1. I don’t understand. How can you have extra money when ABA certification + AAA affiliation = over $400/year? Do some states not require certification/only require affiliation & licensure? Believe me, I like that AAA is strictly Audiology, but the cheaper route is most definitely ASHA, and without getting suckered into Ethics and Tier 1 classes which also cost $. Am I missing something here? AAA dues are ridiculously high. And I am not the only one who feels this way (many colleagues agree). Maybe I am missing something… Or perhaps I am the only only one brave enough to ask this here…?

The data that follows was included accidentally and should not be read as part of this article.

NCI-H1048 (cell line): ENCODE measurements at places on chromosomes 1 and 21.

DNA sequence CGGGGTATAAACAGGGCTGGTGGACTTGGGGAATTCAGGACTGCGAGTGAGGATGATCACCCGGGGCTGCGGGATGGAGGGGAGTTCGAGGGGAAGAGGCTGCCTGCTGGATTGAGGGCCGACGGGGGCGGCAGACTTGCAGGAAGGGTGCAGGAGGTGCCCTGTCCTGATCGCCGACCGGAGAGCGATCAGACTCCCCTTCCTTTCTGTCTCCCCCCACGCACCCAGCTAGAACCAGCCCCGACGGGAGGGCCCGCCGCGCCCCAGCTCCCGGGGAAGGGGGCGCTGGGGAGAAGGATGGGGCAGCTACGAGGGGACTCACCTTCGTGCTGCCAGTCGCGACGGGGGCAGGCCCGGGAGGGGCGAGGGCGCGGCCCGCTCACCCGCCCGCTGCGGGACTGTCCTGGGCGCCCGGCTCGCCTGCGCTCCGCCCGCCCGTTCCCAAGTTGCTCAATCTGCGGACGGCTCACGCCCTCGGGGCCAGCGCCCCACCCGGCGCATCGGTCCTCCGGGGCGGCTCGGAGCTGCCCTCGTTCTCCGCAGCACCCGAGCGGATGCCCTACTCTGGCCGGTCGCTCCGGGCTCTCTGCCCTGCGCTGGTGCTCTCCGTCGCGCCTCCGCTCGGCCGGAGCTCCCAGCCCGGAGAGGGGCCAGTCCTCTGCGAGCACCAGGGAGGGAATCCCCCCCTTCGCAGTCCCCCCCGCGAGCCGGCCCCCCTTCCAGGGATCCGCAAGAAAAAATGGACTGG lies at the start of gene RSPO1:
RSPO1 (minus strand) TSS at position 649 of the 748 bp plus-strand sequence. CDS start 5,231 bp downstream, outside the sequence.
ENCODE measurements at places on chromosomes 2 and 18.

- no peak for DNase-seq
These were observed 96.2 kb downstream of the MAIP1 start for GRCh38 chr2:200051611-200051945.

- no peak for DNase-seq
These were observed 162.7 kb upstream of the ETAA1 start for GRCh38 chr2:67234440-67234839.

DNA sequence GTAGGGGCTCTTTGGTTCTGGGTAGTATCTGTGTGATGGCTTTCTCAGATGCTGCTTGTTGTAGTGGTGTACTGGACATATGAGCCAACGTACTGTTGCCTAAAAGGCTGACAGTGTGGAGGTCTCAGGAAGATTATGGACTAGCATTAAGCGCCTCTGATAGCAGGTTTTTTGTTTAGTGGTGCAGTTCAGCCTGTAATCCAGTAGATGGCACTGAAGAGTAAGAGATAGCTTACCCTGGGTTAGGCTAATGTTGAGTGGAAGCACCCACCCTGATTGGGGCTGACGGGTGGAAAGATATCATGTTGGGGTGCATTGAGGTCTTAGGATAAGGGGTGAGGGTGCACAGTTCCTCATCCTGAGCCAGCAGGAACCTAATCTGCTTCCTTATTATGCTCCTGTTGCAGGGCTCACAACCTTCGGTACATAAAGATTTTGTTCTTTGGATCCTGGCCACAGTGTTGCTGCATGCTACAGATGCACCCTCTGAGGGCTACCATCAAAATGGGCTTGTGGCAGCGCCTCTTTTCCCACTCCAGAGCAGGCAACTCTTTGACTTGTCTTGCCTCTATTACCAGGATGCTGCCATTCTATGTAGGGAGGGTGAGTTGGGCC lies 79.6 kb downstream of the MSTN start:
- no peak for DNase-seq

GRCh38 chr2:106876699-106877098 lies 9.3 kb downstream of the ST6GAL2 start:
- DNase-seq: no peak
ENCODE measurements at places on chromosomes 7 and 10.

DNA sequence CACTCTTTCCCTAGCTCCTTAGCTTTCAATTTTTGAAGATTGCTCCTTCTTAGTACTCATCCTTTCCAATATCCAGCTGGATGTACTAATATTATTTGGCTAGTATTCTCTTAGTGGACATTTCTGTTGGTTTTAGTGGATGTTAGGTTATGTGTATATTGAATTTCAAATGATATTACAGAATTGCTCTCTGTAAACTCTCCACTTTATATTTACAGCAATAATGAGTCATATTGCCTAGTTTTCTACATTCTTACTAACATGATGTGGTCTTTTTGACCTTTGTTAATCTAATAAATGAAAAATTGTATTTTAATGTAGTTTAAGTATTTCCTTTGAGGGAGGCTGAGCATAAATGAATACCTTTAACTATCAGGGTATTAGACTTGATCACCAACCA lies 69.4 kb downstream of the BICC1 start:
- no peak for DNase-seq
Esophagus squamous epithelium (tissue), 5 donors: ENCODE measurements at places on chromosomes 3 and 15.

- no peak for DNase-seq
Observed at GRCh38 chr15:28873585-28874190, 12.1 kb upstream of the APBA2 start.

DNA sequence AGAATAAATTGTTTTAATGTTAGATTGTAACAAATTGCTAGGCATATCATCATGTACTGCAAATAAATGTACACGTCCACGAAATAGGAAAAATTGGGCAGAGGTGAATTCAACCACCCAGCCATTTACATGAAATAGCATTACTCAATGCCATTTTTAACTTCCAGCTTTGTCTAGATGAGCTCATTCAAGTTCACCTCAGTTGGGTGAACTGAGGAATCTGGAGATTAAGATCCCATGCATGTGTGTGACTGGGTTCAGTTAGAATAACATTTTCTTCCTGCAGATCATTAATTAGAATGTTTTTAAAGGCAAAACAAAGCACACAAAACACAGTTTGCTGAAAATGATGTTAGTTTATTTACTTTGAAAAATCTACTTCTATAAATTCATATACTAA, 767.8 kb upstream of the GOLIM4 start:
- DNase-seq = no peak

2. Not since Martin Luther’s posting on the church door 599 years ago has there been such a lucid protest against the tyranny of authority over the feckless masses as Angela’s twelve theses uncovering the conspiracy of the CCC. I would renounce mine if I hadn’t stopped paying the “management fee” fifteen years ago, after an earlier revelation of the ASHA tyranny by Angela. At the time, ASHA made the mistake of revealing how ASHA dues were spent, clearly revealing their reliance on the income from CCC fees from people who already earned and paid for the certificate. They were also donating a small portion of our dues to a charity without our consent (the ASHA Foundation), a violation, I think, of the statutes regulating 501(c)(3) organizations. But now I have to confess my sins against ASHA. When I applied for the piece of paper in 1972 the application commanded, “enter your name and degree as you would like it to appear on the certificate”. I entered “Robert H. Margolis, Ph.D”. I completed my degree in 1974. I figured rather than having it be accurate for two years and inaccurate the rest of my life, the reverse was preferable. Although I didn’t nail it to the wall until displaying it would not be a violation of the ethical principal requiring accurate representation of my credentials, I now see my egregious assault on ASHA and I am ready to atone. I also didn’t take it down when I stopped paying the ransom. Well confession is good for the soul and I feel so much better. ASHA – come get it. (Bring your own ladder – I can’t reach it.)